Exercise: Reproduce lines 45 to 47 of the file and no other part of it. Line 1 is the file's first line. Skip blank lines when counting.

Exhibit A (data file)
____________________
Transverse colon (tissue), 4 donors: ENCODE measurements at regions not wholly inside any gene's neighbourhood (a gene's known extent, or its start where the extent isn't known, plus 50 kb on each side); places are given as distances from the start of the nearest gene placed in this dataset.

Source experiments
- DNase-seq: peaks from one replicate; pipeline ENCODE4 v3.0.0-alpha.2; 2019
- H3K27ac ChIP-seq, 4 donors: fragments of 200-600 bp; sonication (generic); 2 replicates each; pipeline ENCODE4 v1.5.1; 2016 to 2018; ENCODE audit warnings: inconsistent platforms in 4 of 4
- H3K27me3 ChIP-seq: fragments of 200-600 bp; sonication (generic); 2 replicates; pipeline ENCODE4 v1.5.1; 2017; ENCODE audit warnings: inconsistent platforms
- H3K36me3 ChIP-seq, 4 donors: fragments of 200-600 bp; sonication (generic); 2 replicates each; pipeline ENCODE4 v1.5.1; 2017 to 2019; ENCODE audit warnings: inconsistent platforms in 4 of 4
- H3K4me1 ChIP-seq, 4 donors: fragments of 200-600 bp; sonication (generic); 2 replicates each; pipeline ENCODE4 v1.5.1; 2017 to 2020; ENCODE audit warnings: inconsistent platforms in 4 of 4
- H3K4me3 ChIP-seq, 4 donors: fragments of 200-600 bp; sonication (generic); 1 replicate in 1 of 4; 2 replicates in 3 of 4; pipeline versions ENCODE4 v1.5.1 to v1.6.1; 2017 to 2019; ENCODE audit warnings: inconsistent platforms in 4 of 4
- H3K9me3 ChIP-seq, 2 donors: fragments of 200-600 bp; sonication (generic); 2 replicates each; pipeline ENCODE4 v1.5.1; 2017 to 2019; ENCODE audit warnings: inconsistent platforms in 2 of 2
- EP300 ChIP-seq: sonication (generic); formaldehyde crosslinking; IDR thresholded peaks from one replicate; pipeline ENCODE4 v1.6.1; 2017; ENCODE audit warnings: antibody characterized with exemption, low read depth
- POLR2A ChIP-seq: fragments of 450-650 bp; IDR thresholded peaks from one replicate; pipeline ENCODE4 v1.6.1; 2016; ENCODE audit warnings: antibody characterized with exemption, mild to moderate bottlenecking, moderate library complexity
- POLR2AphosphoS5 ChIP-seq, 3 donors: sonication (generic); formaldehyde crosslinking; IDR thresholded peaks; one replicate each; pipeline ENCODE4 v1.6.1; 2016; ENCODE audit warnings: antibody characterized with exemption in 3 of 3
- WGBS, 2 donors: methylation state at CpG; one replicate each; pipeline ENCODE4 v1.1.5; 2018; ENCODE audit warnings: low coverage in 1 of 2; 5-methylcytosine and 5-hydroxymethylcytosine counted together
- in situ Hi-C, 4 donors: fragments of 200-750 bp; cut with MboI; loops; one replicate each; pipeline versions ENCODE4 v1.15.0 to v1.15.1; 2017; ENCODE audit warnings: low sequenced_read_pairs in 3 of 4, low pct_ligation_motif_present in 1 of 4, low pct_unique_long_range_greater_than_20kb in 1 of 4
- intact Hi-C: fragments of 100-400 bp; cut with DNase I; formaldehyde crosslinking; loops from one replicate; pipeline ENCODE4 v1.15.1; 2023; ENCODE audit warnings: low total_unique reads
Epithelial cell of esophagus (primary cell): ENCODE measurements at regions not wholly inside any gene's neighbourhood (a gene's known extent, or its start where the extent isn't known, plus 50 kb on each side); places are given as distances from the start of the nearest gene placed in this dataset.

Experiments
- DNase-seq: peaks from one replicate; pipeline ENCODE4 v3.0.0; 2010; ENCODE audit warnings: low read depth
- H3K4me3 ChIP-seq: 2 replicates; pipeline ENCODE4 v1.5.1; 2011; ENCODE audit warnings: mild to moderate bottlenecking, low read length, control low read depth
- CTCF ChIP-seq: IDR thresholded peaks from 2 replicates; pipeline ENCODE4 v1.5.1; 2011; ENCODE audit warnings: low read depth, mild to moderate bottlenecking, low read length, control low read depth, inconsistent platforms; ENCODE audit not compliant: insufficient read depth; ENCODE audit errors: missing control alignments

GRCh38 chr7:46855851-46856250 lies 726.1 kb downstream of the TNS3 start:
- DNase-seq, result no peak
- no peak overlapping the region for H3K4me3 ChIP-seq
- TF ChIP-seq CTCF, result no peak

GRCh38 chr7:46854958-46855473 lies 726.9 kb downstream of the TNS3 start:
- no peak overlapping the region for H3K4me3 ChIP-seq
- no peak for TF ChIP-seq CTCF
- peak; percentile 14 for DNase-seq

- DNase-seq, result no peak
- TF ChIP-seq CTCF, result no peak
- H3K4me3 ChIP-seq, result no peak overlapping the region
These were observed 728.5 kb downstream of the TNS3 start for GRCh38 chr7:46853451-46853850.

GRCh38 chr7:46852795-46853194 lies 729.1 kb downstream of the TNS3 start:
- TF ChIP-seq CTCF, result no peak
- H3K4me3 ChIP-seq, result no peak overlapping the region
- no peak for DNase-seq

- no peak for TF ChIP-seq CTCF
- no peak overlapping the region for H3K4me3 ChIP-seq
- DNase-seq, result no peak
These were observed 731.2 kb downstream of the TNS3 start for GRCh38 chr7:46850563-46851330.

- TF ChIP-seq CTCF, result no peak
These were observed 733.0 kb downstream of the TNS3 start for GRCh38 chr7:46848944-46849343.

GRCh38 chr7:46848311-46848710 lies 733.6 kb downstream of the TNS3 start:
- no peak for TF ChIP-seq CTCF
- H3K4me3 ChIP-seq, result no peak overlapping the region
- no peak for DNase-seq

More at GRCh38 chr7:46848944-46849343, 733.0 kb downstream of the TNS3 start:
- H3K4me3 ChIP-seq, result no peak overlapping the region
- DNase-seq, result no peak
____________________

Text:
- H3K4me3 ChIP-seq, result no peak overlapping the region
- no peak for DNase-seq

More at GRCh38 chr7:46848944-46849343, 733.0 kb downstream of the TNS3 start: